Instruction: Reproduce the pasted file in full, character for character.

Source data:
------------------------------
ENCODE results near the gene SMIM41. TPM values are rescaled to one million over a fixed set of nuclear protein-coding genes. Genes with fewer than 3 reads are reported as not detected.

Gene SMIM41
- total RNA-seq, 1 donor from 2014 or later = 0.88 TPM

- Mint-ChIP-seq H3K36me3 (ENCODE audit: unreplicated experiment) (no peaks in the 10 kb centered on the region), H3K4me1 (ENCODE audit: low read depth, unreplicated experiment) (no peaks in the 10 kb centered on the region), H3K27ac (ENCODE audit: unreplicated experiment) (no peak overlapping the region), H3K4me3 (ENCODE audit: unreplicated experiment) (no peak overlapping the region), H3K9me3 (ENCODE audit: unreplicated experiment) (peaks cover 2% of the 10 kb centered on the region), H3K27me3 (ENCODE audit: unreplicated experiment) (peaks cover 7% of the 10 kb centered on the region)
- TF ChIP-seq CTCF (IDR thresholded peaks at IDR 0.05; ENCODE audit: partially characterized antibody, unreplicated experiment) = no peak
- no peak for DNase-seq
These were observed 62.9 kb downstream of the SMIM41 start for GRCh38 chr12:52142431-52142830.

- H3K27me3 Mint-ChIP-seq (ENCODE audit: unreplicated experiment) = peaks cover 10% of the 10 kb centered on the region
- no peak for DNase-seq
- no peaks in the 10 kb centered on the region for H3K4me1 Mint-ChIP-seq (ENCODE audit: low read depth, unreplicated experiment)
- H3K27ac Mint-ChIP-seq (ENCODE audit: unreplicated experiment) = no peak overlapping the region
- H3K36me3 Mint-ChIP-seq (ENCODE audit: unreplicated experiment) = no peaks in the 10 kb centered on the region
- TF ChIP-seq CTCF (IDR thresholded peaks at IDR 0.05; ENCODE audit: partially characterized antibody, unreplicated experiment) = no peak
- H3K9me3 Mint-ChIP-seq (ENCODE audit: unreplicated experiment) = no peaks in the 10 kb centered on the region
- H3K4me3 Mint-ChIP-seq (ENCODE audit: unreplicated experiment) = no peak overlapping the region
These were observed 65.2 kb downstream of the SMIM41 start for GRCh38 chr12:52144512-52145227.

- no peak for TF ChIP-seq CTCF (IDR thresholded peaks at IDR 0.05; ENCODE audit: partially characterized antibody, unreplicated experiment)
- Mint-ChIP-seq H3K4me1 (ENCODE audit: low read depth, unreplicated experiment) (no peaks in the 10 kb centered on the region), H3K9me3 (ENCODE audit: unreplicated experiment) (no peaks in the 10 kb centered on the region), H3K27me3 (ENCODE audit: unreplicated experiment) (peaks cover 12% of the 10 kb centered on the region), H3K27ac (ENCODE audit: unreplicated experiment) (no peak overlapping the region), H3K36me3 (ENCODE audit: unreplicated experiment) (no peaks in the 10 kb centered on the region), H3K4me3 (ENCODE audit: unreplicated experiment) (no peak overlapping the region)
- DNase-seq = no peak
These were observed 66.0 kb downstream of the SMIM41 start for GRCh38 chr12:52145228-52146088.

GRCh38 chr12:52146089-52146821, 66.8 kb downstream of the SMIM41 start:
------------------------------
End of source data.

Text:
ENCODE results near the gene SMIM41. TPM values are rescaled to one million over a fixed set of nuclear protein-coding genes. Genes with fewer than 3 reads are reported as not detected.

Gene SMIM41
- total RNA-seq, 1 donor from 2014 or later = 0.88 TPM

- Mint-ChIP-seq H3K36me3 (ENCODE audit: unreplicated experiment) (no peaks in the 10 kb centered on the region), H3K4me1 (ENCODE audit: low read depth, unreplicated experiment) (no peaks in the 10 kb centered on the region), H3K27ac (ENCODE audit: unreplicated experiment) (no peak overlapping the region), H3K4me3 (ENCODE audit: unreplicated experiment) (no peak overlapping the region), H3K9me3 (ENCODE audit: unreplicated experiment) (peaks cover 2% of the 10 kb centered on the region), H3K27me3 (ENCODE audit: unreplicated experiment) (peaks cover 7% of the 10 kb centered on the region)
- TF ChIP-seq CTCF (IDR thresholded peaks at IDR 0.05; ENCODE audit: partially characterized antibody, unreplicated experiment) = no peak
- no peak for DNase-seq
These were observed 62.9 kb downstream of the SMIM41 start for GRCh38 chr12:52142431-52142830.

- H3K27me3 Mint-ChIP-seq (ENCODE audit: unreplicated experiment) = peaks cover 10% of the 10 kb centered on the region
- no peak for DNase-seq
- no peaks in the 10 kb centered on the region for H3K4me1 Mint-ChIP-seq (ENCODE audit: low read depth, unreplicated experiment)
- H3K27ac Mint-ChIP-seq (ENCODE audit: unreplicated experiment) = no peak overlapping the region
- H3K36me3 Mint-ChIP-seq (ENCODE audit: unreplicated experiment) = no peaks in the 10 kb centered on the region
- TF ChIP-seq CTCF (IDR thresholded peaks at IDR 0.05; ENCODE audit: partially characterized antibody, unreplicated experiment) = no peak
- H3K9me3 Mint-ChIP-seq (ENCODE audit: unreplicated experiment) = no peaks in the 10 kb centered on the region
- H3K4me3 Mint-ChIP-seq (ENCODE audit: unreplicated experiment) = no peak overlapping the region
These were observed 65.2 kb downstream of the SMIM41 start for GRCh38 chr12:52144512-52145227.

- no peak for TF ChIP-seq CTCF (IDR thresholded peaks at IDR 0.05; ENCODE audit: partially characterized antibody, unreplicated experiment)
- Mint-ChIP-seq H3K4me1 (ENCODE audit: low read depth, unreplicated experiment) (no peaks in the 10 kb centered on the region), H3K9me3 (ENCODE audit: unreplicated experiment) (no peaks in the 10 kb centered on the region), H3K27me3 (ENCODE audit: unreplicated experiment) (peaks cover 12% of the 10 kb centered on the region), H3K27ac (ENCODE audit: unreplicated experiment) (no peak overlapping the region), H3K36me3 (ENCODE audit: unreplicated experiment) (no peaks in the 10 kb centered on the region), H3K4me3 (ENCODE audit: unreplicated experiment) (no peak overlapping the region)
- DNase-seq = no peak
These were observed 66.0 kb downstream of the SMIM41 start for GRCh38 chr12:52145228-52146088.

GRCh38 chr12:52146089-52146821, 66.8 kb downstream of the SMIM41 start: